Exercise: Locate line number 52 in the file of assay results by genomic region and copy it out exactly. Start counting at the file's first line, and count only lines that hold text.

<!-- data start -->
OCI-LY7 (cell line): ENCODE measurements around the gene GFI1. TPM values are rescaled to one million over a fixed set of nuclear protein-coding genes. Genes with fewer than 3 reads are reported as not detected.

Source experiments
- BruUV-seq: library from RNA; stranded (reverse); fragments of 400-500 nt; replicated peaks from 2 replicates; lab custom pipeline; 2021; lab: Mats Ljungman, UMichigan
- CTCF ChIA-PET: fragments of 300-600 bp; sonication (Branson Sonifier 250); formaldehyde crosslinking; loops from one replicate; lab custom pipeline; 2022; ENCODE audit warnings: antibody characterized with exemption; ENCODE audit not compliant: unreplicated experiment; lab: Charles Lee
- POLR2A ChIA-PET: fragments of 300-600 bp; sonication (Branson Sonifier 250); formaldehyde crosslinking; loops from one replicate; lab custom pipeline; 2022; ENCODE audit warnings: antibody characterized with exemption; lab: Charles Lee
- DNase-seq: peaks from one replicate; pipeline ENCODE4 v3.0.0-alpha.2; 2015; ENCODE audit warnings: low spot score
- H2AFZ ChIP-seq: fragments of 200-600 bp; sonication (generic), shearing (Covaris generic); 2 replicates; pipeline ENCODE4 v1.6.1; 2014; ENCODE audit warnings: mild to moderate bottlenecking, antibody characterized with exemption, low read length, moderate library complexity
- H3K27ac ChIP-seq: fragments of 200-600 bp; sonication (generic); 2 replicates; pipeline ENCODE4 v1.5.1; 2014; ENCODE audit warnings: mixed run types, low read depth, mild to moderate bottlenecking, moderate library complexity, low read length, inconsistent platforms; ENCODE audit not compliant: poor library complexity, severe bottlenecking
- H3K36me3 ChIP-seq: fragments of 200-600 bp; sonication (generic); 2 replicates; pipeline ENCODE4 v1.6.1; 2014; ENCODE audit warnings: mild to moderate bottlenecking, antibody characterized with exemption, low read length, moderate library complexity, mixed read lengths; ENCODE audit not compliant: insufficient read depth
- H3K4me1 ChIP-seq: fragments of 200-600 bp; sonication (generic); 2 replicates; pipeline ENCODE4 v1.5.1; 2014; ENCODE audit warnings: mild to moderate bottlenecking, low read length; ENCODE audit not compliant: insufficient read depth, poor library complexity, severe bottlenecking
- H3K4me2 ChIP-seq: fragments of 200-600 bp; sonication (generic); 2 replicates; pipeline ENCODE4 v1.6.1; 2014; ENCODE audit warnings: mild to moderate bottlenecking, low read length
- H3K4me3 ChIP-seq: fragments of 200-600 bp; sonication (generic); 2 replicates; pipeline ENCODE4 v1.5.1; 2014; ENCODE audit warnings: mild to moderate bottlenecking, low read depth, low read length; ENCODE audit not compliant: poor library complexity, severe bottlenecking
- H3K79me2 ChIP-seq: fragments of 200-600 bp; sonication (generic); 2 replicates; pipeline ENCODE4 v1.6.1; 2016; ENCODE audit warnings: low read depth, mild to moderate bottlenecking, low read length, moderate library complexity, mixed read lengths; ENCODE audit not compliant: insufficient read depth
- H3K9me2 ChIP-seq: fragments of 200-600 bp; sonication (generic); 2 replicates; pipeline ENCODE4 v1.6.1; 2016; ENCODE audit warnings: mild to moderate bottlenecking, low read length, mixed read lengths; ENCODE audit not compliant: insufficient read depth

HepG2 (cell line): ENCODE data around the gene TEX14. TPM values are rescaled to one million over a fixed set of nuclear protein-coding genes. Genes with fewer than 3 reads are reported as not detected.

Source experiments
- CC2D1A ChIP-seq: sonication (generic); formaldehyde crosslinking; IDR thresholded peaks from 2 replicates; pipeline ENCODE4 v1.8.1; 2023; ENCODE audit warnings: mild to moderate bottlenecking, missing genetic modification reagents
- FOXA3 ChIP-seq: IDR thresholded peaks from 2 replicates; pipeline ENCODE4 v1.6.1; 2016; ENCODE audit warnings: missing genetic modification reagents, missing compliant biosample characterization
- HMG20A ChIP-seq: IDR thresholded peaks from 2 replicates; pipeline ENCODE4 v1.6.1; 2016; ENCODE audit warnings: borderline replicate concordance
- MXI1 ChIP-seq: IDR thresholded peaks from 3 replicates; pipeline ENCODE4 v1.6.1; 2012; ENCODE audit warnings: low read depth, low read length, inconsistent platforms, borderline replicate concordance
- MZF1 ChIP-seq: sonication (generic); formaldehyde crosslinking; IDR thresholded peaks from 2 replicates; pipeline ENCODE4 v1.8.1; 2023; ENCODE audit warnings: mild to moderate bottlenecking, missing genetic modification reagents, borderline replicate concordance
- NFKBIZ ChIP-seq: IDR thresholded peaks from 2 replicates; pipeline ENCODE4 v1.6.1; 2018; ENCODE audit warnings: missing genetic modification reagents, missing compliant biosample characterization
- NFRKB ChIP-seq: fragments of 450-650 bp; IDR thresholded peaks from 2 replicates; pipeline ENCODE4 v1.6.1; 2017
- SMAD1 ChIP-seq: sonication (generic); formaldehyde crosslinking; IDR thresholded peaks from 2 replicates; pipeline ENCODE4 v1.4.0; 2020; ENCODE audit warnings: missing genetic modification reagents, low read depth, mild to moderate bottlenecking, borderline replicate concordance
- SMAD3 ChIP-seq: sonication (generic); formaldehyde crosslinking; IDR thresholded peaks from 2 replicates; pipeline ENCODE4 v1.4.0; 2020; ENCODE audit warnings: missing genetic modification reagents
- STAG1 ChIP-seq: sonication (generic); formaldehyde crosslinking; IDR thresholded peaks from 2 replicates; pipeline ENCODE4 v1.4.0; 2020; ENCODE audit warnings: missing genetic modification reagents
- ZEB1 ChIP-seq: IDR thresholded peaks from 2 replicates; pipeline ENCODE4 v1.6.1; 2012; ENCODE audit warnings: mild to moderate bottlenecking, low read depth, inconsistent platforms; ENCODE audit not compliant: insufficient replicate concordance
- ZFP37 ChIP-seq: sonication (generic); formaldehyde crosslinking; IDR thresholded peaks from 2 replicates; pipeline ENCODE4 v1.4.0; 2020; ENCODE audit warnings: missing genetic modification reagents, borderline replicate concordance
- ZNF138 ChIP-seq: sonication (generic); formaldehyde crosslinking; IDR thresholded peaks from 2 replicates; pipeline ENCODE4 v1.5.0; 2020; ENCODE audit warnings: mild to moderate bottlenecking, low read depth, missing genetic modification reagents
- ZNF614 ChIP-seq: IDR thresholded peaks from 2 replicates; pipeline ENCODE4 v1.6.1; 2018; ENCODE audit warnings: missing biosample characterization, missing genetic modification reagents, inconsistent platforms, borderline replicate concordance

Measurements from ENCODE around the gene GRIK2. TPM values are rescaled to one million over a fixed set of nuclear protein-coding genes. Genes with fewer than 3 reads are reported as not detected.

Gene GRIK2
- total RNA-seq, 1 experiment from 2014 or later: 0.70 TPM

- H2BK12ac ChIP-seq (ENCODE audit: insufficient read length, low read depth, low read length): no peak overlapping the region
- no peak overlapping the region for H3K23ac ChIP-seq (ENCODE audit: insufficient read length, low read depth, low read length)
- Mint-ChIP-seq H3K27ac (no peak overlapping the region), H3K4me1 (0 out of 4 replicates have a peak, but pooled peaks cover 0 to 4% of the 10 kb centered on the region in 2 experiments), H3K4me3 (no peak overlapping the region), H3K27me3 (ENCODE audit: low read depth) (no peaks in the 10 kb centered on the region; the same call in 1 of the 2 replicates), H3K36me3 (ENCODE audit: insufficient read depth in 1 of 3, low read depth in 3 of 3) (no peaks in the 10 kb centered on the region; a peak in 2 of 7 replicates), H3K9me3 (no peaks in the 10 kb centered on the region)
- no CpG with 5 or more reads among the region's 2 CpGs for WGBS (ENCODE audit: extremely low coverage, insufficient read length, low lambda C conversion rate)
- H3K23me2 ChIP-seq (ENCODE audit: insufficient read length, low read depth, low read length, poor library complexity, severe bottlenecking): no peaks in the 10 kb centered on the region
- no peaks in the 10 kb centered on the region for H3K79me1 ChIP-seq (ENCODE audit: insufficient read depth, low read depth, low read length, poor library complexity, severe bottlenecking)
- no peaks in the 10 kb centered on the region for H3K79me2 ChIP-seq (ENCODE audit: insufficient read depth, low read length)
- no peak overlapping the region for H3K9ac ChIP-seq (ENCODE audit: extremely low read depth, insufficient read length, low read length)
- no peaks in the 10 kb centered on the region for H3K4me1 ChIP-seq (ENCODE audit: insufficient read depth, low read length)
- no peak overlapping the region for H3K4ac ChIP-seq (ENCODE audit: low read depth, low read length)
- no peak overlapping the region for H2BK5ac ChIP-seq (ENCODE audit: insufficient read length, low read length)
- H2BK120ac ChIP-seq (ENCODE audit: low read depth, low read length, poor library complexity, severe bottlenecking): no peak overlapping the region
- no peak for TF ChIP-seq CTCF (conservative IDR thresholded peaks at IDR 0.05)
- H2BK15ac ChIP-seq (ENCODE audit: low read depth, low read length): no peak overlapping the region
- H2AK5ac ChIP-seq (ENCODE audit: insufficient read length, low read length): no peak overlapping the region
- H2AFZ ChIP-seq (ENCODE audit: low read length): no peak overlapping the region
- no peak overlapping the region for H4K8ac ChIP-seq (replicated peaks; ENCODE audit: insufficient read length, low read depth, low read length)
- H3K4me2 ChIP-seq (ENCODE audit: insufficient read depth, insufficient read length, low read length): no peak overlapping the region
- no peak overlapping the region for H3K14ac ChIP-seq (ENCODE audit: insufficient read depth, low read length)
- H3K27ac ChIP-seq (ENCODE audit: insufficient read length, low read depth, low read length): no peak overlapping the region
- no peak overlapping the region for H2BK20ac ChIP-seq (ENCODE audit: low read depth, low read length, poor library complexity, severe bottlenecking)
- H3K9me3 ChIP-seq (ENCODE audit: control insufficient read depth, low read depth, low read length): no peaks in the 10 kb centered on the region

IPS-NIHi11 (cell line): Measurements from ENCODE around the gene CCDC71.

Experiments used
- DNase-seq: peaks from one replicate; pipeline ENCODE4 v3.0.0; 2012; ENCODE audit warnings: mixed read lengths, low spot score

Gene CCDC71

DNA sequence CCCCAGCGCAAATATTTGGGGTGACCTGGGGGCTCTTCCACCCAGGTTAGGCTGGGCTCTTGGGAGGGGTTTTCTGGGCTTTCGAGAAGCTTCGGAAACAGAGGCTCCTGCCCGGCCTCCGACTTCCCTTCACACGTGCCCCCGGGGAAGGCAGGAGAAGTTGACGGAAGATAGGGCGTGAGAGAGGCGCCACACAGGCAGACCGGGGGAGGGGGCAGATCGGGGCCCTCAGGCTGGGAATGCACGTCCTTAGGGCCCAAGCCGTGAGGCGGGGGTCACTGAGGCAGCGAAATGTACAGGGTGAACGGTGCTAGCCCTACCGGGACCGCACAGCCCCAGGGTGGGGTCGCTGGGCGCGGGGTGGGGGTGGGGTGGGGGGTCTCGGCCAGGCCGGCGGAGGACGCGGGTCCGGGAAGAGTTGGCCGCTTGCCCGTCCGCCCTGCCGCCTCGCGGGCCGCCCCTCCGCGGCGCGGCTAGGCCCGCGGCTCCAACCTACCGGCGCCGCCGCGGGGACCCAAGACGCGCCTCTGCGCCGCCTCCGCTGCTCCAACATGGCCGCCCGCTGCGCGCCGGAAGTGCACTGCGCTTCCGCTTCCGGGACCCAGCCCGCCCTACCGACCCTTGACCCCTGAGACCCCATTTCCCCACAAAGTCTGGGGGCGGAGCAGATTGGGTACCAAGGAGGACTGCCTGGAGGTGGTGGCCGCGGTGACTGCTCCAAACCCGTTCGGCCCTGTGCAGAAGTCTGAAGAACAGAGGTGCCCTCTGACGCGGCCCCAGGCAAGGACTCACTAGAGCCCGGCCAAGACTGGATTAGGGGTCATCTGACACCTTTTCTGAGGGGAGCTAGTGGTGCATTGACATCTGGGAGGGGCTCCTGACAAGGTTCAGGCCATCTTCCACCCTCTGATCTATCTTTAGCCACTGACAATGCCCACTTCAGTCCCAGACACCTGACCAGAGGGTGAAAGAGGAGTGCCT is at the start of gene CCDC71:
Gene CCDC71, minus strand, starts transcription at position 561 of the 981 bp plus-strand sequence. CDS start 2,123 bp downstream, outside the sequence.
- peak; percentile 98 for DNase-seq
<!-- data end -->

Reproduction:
- no peak overlapping the region for H3K14ac ChIP-seq (ENCODE audit: insufficient read depth, low read length)